That story, of the law firm Allen and Overy’s Facebook U-turn, is a good example of how a company listened to employees and enabled them to conditionally use the social networking site.
It seems, though, that A&O are very much in a minority with their eventual but realistic approach to such sites, as prohibiting and preventing employee access to them may be far more prevalent than you think.
The Daily Telegraph reports on what’s happening among quite a number of UK firms and organizations:
[...] More than two thirds of employers are banning or restricting the use of Facebook and similar sites over fears that staff are wasting time on them when they should be working, a survey found. Several companies have also warned employees that accessing the site during office hours is a sackable offence.
More than 70 per cent of businesses, including banks and law firms, have barred the sites. City firms are taking the lead, with Credit Suisse and Dresdner Kleinwort both banning employees from accessing them. But “Faceblocking” is spreading.
The Metropolitan Police, British Gas and Lloyds TSB are using internet filters that prevent sites such as Facebook, MySpace, Bebo and Hotmail from being viewed at work.
This strikes me as extremely short-sighted and illustrative of a great lack of understanding by those who make decisions (often, IT people) as to the nature of how people want to make connections with others in our tightly networked world of today, as well as the blurring for many people between what are business and what are social connections.
And here’s what a spokesman for the Metropolitan Police had to say in the Telegraph’s story:
“Access to some websites is blocked as there is no business need for employees to access them. Facebook is one of those sites,” he said. “Access to blocked sites is granted when required for business needs only.”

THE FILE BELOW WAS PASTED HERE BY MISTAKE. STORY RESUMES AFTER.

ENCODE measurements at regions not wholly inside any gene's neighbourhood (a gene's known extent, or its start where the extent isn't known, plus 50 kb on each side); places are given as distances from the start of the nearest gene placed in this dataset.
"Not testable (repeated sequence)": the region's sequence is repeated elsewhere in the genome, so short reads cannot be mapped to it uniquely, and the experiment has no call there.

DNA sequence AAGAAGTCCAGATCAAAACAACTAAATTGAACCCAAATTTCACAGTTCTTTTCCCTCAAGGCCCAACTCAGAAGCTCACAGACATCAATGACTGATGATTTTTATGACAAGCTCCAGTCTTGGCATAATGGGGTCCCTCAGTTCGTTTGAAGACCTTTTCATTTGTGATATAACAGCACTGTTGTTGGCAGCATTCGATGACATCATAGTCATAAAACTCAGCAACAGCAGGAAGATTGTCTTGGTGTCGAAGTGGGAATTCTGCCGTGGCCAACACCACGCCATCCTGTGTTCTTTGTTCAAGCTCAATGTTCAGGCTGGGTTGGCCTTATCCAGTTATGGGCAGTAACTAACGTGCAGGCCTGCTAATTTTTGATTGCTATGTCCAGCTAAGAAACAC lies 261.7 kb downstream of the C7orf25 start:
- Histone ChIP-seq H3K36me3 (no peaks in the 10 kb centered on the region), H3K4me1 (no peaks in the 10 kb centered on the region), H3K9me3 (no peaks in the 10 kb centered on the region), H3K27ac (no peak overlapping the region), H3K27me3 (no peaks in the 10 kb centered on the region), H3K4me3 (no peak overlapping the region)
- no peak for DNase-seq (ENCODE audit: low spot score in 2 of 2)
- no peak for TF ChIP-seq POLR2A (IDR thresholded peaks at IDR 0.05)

That is probably representative of much of the thinking in organizations who do impose strict prohibitions on employee access to sites like Facebook.
It’s not only in the UK, either, according to TechCrunch:
Telstra, Australia’s largest telecommunications company, has banned its approximately 49,000 employees from using Facebook. As Cameron Reilly at G’Day World puts it, “This would be a retarded move for ANY company, let alone a company that is trying to position itself as a company that “gets” online.”
I wouldn’t suggest any organization simply has a free-for-all approach where anything goes on the internet. In the organizational context, you have to have some clear guidance in place where everyone knows what the ground rules are.
In any case, who’s deciding what a business need is? If I look at my own list of friends in Facebook, some 150 people, close to 90 percent of those are people I’ve connected with originally from a business perspective. Some of those people have become friends socially.
My example may not be typical, but I value Facebook as a place to build both my business and my social connections. I bet there are employees in any of the organizations mentioned here who do the same (but from home, not on the workplace network).
Rather than have sweeping prohibitions in place, enforced by Orwellian behaviours with technology, it would make far more sense to try and understand the changing nature of relationship development today and consider ways that will enable employees to use sites like Facebook. There is a business benefit.
Guidelines, policies, call them what you want, it doesn’t seem that difficult really if you put your mind to it.
[Later Edit] Shel has a post in which he outlines the problems with blocking employee access to anything on the web, saying: Establish and communicate policies governing what employees can and cannot do online.